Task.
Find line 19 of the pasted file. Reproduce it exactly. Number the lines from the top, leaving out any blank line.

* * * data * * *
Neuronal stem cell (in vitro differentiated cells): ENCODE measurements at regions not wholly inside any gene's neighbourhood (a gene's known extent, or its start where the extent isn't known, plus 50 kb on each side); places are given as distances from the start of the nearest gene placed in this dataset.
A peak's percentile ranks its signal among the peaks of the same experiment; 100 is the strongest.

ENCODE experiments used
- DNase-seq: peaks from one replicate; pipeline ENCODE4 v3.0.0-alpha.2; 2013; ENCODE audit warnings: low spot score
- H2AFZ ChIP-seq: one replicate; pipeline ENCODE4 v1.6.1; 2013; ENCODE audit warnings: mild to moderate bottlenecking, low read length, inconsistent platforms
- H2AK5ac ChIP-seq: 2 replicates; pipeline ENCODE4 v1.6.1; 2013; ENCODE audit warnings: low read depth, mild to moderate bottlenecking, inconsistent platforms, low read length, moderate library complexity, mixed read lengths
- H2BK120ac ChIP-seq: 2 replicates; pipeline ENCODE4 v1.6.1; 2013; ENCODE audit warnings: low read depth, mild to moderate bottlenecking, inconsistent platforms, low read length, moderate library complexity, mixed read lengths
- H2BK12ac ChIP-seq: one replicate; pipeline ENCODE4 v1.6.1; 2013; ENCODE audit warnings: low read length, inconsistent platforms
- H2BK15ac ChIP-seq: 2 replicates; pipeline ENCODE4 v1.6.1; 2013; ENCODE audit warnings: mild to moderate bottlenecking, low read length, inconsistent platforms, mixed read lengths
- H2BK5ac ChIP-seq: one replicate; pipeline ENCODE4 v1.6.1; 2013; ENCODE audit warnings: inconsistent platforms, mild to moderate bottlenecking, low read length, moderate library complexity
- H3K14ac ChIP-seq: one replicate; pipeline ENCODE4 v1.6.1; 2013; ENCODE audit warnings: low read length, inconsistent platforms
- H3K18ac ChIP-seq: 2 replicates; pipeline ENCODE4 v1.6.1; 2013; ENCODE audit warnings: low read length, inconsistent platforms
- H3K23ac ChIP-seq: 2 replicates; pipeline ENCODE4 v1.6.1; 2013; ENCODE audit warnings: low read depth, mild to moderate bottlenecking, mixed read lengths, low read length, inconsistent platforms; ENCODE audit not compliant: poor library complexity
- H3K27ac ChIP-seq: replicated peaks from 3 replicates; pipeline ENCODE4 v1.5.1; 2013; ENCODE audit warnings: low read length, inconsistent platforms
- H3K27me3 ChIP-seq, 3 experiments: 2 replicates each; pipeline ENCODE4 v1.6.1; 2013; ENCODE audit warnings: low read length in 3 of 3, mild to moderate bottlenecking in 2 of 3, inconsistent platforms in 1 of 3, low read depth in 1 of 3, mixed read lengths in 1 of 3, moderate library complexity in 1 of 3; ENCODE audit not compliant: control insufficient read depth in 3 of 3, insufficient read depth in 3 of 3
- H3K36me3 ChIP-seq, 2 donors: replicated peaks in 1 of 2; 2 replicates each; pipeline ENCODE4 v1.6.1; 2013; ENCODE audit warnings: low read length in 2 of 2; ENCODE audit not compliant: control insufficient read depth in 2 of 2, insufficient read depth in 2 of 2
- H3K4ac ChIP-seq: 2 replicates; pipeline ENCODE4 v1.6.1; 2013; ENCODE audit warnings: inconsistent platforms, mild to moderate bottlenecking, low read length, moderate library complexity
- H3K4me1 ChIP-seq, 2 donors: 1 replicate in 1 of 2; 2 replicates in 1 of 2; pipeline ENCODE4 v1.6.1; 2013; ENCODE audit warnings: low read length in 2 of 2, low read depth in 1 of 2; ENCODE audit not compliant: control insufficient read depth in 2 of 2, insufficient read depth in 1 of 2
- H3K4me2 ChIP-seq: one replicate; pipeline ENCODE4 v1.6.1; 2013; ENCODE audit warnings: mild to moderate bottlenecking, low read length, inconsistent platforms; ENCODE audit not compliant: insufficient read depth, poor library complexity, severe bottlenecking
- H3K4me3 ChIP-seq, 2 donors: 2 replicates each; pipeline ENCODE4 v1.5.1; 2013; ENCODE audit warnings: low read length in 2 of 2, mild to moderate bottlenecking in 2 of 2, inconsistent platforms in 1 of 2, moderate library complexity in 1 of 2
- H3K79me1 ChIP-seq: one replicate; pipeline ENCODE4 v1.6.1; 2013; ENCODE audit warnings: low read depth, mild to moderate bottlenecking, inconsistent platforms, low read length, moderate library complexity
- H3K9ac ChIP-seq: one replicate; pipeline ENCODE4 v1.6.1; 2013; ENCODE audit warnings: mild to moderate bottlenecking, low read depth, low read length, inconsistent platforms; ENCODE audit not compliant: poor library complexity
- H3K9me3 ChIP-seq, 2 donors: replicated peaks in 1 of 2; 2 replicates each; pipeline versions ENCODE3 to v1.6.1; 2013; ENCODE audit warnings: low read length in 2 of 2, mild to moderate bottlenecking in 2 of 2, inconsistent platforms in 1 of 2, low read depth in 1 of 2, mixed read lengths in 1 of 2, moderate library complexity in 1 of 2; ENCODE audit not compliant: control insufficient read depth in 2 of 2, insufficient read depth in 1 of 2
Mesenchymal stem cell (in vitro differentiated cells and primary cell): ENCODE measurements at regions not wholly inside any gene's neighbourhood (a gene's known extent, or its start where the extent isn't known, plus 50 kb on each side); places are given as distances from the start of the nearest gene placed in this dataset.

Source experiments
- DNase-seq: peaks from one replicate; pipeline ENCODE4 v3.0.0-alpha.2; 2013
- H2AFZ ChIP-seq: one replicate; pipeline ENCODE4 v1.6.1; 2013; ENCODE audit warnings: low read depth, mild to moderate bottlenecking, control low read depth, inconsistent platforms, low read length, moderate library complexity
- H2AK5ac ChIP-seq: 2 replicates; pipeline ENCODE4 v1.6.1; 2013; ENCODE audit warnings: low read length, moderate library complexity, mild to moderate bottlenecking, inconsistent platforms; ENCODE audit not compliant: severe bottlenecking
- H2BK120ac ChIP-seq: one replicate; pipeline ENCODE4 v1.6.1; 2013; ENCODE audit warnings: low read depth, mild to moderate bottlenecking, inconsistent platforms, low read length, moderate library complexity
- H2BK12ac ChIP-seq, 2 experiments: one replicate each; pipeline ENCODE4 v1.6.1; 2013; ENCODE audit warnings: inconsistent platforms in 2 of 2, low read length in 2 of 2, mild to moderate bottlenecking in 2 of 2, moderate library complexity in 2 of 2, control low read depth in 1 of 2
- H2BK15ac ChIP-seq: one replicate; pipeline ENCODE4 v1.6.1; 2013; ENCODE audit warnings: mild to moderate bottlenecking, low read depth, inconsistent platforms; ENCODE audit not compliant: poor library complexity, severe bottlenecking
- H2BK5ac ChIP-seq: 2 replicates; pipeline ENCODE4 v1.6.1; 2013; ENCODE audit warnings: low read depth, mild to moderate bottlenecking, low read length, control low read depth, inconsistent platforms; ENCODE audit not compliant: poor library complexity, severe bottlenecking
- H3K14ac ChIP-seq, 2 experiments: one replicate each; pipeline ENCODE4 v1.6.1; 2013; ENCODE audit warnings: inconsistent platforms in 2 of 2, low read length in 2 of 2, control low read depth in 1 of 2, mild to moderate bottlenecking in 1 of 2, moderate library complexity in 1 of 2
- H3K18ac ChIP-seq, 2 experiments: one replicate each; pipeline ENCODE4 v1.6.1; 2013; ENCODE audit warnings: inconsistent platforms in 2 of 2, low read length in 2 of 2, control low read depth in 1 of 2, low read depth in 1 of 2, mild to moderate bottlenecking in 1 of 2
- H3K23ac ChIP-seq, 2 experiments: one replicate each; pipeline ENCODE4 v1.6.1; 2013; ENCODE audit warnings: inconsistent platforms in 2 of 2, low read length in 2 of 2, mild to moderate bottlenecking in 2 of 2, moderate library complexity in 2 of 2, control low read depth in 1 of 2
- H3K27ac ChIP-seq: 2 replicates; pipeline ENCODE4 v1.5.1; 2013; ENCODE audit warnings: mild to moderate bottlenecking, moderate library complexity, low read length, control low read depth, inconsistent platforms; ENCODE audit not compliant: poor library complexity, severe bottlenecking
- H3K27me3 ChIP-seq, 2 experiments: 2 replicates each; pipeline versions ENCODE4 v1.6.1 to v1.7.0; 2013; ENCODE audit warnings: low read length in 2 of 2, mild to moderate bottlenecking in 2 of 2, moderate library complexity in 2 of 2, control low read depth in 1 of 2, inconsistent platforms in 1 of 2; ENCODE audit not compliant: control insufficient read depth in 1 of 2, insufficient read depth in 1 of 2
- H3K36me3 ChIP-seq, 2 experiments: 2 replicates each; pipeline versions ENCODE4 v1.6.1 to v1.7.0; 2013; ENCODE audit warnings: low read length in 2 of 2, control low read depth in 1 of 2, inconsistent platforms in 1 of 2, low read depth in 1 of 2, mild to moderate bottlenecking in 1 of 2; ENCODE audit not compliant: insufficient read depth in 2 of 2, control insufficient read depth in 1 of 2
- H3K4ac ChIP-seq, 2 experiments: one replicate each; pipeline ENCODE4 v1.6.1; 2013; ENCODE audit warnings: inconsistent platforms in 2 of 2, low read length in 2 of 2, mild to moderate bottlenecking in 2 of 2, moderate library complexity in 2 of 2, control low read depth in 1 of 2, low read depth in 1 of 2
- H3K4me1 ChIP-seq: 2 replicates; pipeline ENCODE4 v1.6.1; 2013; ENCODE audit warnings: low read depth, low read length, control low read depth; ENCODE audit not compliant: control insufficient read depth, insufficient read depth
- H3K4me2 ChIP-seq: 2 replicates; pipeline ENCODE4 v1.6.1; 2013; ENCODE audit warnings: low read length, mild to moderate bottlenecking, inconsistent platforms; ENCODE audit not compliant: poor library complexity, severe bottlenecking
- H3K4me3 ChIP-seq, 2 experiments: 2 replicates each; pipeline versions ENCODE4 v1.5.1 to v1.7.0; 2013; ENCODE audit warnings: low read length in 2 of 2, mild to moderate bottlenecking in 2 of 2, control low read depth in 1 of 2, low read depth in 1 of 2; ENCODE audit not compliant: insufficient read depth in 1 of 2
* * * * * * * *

- H3K4me2 ChIP-seq: one replicate; pipeline ENCODE4 v1.6.1; 2013; ENCODE audit warnings: mild to moderate bottlenecking, low read length, inconsistent platforms; ENCODE audit not compliant: insufficient read depth, poor library complexity, severe bottlenecking